Measuring the stress response in birds, without capturing and handling them is now a reality, thanks to the research findings of Dr. Joshua Tabh, a recent Ph.D. graduate from Trent’s Environmental & Life Sciences program, .
With the use of temperature sensing cameras, Dr. Tabh, together with his supervisors, Dr. Gary Burness, Trent Biology professor, and Dr. Gabriela Mastromonaco, director of conservation science at the Toronto Zoo, monitored the facial temperature of birds and how their body temperature fluctuates in response to stress.
“Our results suggest that we can remotely detect and quantify the magnitude of a stress response by measuring facial temperature alone. Perhaps more interestingly, our findings are also the first to suggest that birds may shirk temperature control when exposed to a non-thermal stressor,” explains Dr. Tabh. “Our observations suggest that in the cold, birds allow their body temperatures to fall when exposed to an unexpected and stressful event. By doing so, less energy can be spent on warming, thus freeing energy to be used toward coping with the stressor. In the warmth, however, a reversed response occurs, with body temperatures rising rather than falling after exposure to a stressor. In this case, less energy is spent toward cooling, which is again helpful because it frees up energy for use in the stress response.”
The study also found that chronic stress could disrupt a birds' capacity to maintain a safe core body temperature, which can lead to meaningful health consequences in the long term. This is particularly relevant when one considers chronic stressors such as vehicle traffic, noise, and lights in urban environments.
“The technique has wide-reaching implications for non-invasive monitoring of animals, particularly those which it would not be possible to handle,” says Prof. Burness.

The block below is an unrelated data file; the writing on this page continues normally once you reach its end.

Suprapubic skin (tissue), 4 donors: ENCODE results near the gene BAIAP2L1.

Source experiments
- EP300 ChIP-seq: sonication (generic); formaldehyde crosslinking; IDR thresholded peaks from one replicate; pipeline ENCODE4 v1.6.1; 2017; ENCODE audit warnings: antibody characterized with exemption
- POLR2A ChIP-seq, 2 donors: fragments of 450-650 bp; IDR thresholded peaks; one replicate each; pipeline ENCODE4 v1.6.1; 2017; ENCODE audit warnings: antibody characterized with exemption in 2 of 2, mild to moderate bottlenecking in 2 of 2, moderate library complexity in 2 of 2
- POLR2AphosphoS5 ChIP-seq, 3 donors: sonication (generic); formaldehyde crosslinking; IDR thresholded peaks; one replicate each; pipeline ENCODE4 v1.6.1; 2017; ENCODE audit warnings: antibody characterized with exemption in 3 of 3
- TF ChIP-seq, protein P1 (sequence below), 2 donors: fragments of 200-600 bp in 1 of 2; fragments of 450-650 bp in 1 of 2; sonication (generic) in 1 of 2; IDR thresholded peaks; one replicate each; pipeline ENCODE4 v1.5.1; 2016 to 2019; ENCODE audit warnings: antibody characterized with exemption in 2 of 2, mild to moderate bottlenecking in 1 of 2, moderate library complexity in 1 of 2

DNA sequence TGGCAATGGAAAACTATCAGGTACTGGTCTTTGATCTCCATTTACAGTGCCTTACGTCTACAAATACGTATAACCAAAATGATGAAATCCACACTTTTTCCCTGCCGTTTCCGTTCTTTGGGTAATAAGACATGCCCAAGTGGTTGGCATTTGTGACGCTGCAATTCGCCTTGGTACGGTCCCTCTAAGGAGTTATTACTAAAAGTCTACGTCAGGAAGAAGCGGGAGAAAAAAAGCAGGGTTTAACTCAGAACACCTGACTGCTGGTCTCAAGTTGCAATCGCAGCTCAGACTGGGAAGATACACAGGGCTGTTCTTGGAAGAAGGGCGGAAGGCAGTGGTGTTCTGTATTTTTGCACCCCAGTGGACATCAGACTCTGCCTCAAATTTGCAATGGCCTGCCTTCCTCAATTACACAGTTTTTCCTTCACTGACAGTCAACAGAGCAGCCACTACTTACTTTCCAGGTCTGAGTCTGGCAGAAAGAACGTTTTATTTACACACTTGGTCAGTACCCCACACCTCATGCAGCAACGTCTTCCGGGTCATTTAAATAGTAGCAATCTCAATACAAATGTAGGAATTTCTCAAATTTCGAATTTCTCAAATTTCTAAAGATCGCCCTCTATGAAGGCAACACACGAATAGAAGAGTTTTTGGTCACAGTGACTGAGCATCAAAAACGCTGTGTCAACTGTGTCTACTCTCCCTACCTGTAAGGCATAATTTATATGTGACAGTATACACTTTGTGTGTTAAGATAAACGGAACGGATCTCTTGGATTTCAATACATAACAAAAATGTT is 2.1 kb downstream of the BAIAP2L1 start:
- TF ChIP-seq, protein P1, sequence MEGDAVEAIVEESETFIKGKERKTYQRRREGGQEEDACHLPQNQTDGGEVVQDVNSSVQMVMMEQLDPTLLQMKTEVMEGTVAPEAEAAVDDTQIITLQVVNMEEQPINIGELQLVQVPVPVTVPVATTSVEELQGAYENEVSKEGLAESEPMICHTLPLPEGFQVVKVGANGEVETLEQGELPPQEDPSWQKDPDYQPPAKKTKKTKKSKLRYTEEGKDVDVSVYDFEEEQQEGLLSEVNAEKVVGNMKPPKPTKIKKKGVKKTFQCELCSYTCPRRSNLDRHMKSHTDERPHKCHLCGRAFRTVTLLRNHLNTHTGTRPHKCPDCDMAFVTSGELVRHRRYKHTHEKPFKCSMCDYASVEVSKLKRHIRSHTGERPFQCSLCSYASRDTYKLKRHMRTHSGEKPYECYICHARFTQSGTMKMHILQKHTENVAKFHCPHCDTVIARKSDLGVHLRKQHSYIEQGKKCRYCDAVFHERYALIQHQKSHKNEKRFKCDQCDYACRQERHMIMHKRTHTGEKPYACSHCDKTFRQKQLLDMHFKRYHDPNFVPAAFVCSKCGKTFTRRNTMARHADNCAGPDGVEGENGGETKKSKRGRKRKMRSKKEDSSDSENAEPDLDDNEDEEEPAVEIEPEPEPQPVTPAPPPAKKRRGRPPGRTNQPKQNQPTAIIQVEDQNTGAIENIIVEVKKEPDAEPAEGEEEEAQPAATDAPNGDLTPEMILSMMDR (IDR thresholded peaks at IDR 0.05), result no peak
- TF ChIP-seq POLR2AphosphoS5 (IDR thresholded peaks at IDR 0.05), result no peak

Gaining a birds eye view at Trent
Dr. Tabh chose Trent for his Ph.D. studies largely to work with Prof. Burness and the collaborative nature of research at the University.
“Prof. Burness and Dr. Mastromonaco regularly collaborate on projects that aim to use physiological information to better conservation programs,” says Dr. Tabh. “I benefited from this collaboration, as well as Trent’s ties to other organizations within the conservation realm, like the Ministry of Natural Resources and Forestry.”
Prof. Burness played a significant role in fine-tuning Dr. Tabh’s research.
“When I first came to Trent I had very specific research ideas that sought to address very specific problems,” he explains. “Gary inspired me to critically examine these ideas. Doing so helped me recognize that each was nested within a broader set of theoretical questions about how animals function in a changing world, with a changing climate.”
Dr. Tabh’s research findings have been published in several publications, and he is currently pursuing further research opportunities. “I would like to re-open resting research questions about how, mechanistically, animals change their physiology to match a specific thermal environment. From there, we can begin asking whether these mechanisms are sufficient for some species to keep pace with our projected rates of climate change.”